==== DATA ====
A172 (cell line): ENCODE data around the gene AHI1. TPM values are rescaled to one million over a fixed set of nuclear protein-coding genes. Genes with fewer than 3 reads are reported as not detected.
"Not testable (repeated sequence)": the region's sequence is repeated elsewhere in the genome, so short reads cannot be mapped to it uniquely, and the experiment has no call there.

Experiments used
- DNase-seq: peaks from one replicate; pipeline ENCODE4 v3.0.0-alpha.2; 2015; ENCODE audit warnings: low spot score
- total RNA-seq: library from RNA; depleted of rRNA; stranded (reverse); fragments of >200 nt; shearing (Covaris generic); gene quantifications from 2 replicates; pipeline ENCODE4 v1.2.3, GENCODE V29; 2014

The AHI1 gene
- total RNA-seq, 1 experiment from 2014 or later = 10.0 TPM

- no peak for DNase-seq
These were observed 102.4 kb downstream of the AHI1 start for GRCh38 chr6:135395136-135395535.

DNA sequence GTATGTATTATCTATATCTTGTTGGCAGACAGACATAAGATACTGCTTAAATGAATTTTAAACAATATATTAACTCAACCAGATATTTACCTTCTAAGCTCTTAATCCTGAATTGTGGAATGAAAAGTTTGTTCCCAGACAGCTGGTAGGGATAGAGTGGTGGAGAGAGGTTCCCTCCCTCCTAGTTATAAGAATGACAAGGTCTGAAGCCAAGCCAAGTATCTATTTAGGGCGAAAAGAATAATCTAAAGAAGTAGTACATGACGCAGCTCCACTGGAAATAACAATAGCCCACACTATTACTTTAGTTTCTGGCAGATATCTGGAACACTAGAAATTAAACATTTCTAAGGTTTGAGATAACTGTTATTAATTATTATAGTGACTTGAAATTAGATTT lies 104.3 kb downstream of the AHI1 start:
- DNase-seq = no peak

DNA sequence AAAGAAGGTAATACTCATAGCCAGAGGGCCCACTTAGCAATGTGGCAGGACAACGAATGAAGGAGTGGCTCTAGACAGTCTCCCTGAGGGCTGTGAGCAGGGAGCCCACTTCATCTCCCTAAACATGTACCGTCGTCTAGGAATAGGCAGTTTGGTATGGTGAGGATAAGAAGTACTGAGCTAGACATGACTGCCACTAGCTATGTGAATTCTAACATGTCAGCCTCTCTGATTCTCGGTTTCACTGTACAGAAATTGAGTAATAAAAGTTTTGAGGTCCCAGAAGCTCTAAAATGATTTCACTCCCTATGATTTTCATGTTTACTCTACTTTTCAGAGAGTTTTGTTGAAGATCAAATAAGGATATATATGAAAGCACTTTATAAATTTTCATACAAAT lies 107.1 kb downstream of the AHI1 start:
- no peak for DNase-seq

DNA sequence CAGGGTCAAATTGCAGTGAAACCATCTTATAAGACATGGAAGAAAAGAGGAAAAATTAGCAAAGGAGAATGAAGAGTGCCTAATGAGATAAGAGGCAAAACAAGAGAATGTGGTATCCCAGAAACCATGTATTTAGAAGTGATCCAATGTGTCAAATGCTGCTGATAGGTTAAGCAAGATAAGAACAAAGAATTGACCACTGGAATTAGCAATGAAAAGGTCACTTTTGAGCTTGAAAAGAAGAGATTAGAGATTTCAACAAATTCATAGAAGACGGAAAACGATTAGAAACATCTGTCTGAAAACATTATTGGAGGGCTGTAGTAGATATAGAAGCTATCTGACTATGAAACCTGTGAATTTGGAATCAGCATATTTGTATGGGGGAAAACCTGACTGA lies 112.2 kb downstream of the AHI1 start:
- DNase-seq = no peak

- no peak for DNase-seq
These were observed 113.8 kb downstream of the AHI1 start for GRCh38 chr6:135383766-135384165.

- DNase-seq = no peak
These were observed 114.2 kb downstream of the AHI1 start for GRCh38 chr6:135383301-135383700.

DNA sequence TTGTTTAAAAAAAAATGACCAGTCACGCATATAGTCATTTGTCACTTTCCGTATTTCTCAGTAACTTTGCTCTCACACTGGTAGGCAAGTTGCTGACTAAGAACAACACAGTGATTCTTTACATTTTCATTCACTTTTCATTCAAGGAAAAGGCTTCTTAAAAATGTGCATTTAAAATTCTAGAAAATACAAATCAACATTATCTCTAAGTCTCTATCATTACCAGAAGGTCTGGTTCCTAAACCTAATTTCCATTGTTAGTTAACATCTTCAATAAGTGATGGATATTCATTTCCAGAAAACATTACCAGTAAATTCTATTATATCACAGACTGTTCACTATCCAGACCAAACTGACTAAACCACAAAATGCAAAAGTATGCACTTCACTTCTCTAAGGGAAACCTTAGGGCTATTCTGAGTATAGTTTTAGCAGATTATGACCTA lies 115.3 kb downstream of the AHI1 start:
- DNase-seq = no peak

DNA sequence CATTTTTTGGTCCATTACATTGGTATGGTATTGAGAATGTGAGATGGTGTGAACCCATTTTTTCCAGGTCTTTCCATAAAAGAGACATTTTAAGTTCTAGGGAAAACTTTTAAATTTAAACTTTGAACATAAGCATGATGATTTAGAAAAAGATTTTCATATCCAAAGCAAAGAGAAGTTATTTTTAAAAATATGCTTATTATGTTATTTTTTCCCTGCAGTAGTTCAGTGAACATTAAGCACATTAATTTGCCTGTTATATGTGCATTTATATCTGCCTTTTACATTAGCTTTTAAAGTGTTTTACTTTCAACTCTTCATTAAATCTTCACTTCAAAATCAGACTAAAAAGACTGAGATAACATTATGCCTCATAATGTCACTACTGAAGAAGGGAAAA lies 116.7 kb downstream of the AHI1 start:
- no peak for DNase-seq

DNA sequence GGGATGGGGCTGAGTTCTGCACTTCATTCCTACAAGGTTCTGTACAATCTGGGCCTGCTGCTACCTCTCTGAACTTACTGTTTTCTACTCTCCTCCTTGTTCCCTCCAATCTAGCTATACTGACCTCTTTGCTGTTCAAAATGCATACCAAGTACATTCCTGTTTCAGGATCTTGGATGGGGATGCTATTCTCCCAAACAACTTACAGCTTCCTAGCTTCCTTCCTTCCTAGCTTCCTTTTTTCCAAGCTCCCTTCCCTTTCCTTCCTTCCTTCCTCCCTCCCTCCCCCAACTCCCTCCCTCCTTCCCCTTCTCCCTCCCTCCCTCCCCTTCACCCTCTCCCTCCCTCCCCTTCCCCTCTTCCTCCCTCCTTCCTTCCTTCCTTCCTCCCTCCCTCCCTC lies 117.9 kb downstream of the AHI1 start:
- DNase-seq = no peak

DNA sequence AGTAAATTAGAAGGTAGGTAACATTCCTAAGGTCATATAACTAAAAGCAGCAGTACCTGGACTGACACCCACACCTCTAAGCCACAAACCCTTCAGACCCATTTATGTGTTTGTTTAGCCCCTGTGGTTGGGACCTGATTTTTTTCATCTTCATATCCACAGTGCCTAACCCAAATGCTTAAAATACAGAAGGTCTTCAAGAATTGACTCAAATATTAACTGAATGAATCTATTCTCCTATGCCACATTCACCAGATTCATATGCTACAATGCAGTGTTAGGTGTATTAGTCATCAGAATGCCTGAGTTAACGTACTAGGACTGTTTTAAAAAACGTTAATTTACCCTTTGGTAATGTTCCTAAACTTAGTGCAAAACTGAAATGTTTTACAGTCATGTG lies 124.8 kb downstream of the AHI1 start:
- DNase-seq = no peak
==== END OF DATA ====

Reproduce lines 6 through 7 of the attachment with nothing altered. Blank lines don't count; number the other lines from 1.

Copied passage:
The AHI1 gene
- total RNA-seq, 1 experiment from 2014 or later = 10.0 TPM